Years ago, a hotel executive joked that Las Vegas resort owners
held a lottery each year to see which hotel would be imploded as
part of the New Year’s Eve celebration.
This year, it looks like the Stardust “won” the draw.
In December, executives with Boyd Gaming Corp. announced that
the 50-year-old resort would close by the end of 2006 to make room
for a $4 billion development project anchored by the Echelon
Resort, a 3,300-room hotel and entertainment complex.
The Echelon will take up only part of the 63 acres now occupied
by the Stardust and the company’s headquarters. The entire project
will include four hotels with a total of 5,300 rooms.
Boyd Gaming will own and operate the Echelon’s 2,600-room Resort
Tower and a 700-room Suite Tower. Each tower will have its own spa.
Public areas will include 140,000-square-foot casino, 25
restaurants and bars, landscaped pool and garden areas and business
and meeting facilities. Echelon will include a 4,000-seat theater
with a large stage and stadium seating for concerts and shows. In
addition, a 1,500-seat theater will house smaller shows and touring
Upon completion in 2010, the resort is expected to cost $2.9
billion, slightly more than the Wynn Las Vegas, billed as the most
expensive hotel in the world.
Boyd Gaming executives also announced a management agreement
with Shangri-La Hotels and Resorts to include a Shangri-La Hotel in
the project. Shangri-La is a brand well-known in Asia for luxurious
accommodations. The Shangri-La Hotel Las Vegas, will be owned by
Boyd Gaming and operated by Shangri-La. The resort will include 400
guestrooms and suites, a 20,000-square-foot CHI spa, meeting space
and two restaurants.
Boyd Gaming has also entered into a joint venture with the
Morgans Hotel Group to develop two signature hotels in Echelon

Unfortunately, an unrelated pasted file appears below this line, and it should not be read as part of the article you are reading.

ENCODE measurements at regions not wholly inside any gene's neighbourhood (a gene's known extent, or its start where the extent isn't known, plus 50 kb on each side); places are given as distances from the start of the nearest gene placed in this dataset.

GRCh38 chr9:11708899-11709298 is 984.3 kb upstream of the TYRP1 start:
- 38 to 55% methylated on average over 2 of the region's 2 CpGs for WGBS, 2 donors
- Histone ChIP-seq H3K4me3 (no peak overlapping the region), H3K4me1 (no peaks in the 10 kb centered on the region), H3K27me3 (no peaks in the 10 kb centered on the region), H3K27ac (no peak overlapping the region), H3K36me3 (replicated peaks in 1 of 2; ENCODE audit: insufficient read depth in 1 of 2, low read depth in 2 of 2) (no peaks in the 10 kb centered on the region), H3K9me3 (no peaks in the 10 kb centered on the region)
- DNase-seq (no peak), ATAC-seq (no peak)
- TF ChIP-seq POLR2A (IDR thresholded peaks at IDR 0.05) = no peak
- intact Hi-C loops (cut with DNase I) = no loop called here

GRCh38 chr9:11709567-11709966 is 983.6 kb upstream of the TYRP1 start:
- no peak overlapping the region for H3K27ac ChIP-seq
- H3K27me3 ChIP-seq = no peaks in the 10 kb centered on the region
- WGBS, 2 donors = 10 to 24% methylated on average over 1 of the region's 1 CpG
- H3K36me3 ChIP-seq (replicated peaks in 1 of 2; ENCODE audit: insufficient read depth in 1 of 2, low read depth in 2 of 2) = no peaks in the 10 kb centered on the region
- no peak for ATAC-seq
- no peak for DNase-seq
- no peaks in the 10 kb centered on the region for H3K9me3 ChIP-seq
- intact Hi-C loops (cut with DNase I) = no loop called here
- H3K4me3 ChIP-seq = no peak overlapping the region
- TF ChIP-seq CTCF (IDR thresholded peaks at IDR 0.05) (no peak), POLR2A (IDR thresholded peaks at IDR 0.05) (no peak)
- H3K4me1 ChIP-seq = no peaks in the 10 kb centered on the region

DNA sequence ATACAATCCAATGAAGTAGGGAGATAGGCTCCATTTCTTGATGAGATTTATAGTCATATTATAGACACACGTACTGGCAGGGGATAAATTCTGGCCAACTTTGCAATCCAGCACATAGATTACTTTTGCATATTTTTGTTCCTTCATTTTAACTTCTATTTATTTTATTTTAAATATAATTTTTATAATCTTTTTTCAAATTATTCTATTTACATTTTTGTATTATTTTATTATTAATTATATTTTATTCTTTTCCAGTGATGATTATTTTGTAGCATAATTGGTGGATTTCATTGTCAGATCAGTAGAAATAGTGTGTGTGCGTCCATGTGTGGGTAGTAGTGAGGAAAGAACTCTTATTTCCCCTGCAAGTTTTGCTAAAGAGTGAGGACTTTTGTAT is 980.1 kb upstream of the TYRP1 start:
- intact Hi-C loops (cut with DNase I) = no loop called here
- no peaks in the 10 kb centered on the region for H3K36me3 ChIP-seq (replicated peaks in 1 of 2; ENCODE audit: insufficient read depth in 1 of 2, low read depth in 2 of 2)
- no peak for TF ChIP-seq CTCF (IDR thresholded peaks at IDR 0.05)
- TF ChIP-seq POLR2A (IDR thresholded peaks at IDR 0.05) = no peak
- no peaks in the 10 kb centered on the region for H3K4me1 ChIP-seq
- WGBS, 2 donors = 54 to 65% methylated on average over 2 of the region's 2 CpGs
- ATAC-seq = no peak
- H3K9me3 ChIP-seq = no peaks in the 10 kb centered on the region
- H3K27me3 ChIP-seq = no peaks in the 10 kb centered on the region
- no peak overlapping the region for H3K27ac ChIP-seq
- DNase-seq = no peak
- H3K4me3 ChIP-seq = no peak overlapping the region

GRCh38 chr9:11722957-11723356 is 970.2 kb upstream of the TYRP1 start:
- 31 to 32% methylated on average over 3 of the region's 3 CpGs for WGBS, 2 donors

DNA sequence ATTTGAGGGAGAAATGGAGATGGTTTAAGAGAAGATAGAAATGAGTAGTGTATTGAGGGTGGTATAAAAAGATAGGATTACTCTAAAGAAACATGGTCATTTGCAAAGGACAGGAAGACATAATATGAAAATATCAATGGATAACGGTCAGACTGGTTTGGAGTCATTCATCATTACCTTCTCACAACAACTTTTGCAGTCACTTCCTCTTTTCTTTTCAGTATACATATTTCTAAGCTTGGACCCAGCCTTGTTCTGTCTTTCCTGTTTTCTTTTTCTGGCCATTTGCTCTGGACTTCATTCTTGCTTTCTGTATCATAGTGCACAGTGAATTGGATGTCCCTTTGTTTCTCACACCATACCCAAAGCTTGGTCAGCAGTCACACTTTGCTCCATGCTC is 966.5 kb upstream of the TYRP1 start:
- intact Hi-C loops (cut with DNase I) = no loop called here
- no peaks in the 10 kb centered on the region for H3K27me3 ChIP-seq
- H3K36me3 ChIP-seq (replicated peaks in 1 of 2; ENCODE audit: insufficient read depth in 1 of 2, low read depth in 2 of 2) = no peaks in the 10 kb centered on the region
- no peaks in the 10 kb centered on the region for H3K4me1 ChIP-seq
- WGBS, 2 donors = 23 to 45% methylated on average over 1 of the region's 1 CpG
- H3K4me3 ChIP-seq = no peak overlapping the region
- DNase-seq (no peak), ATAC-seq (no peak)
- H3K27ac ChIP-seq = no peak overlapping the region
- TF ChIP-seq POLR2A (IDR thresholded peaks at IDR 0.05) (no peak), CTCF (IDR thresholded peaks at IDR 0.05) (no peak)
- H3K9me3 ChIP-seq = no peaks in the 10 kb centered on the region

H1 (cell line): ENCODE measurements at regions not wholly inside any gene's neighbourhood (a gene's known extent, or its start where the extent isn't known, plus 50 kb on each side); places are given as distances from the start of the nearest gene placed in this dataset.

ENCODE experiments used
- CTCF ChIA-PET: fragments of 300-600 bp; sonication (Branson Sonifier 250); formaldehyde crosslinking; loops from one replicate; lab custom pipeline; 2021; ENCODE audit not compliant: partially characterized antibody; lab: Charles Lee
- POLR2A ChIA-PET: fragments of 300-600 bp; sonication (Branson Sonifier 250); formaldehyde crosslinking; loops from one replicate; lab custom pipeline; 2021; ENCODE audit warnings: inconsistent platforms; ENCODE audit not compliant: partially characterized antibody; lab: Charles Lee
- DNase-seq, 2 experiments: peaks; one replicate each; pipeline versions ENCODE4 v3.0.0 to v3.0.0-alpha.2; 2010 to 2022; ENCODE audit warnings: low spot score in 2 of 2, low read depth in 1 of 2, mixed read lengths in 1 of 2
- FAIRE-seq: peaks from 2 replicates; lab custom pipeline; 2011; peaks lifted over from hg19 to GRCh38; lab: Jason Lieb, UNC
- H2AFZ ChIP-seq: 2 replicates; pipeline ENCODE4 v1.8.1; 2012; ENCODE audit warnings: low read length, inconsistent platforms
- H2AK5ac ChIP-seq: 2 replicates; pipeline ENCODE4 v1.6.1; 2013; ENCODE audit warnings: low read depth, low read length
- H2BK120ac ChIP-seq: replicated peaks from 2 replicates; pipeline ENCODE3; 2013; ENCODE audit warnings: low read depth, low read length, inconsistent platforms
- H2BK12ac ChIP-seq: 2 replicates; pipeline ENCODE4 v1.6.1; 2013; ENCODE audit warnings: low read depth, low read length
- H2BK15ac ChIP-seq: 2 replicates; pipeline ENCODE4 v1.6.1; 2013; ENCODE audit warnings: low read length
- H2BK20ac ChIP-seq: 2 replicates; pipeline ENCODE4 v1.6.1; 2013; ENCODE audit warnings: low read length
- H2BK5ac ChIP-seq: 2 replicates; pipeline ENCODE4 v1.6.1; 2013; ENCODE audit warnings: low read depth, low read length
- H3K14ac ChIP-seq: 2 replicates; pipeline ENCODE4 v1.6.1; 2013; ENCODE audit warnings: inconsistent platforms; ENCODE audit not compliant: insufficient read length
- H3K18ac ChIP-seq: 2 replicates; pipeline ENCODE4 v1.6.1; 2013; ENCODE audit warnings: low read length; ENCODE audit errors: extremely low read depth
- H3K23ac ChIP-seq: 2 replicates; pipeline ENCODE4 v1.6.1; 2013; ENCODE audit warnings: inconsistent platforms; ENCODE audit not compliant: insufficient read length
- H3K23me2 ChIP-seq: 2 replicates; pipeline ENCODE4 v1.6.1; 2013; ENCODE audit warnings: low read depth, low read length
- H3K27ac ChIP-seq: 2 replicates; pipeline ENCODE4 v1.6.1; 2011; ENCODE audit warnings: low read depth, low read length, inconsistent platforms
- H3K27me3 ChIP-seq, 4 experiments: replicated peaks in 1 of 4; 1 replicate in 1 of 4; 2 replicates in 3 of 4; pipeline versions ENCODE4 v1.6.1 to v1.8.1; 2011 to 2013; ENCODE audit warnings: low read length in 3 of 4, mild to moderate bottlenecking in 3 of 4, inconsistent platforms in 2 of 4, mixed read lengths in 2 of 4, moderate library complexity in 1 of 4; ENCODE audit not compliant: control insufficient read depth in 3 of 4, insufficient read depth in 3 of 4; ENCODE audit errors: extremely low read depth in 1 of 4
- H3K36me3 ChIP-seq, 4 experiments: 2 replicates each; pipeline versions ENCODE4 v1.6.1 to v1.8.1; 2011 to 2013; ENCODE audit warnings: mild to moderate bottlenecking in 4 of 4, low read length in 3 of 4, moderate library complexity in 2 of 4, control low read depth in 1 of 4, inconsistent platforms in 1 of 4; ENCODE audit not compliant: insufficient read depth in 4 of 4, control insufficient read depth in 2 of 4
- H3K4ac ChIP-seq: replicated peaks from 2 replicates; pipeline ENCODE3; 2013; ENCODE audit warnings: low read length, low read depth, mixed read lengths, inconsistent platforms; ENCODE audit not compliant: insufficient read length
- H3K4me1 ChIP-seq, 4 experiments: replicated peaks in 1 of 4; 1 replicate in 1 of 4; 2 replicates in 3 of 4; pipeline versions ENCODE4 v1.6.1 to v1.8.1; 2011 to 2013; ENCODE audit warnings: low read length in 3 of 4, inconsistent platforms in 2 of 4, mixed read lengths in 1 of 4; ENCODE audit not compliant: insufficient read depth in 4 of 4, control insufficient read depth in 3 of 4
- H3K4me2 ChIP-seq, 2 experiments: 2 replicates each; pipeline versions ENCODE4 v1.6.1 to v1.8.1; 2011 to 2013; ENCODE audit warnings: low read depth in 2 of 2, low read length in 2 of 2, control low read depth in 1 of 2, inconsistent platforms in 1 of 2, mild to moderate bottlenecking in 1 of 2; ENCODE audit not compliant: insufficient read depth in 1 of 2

Place, the Delano and Mondrian. The cost of the two projects will
be approximately $700 million.
The Delano will be a franchise of the South Beach Miami hotel
and will include 600 rooms and suites, a nightclub, restaurant and
spa. The Mondrian will be a branch of the hotel of the same name in
Hollywood. It will include 1,000 guestrooms and other facilities
including conference space.
Each of the hotels will have its own entrance and
Echelon Place will also include the Las Vegas ExpoCenter with
650,000 square feet of exhibition space and 175,000 square feet of
meeting and conference space. Plans also call for more than 350,000
square feet of retail space and parking for more than 8,000
Boyd Gaming has recalled Bob Boughner from the Borgata in
Atlantic City, the company’s joint project with MGM Mirage.
Boughner will lead the development of Echelon Place as president
and chief executive officer.
In less than a year, Boyd Gaming has gone from a competitor in
the locals’ market with a small foot-hold on the Las Vegas Strip to
the third largest player in Las Vegas. In February last year, the
company joined forces with Coast Casinos to become the owner and
operator of 19 properties in Nevada, New Jersey, Mississippi,
Illinois, Indiana and Louisiana. They recently opened South Coast
Hotel and Casino located on the extreme south end of Las Vegas
Boulevard. The merger gave the company an additional presence on
the Strip with the acquisition of the Barbary Coast.
The Stardust will stay open and operating for most of 2006 with
demolition planned for early 2007.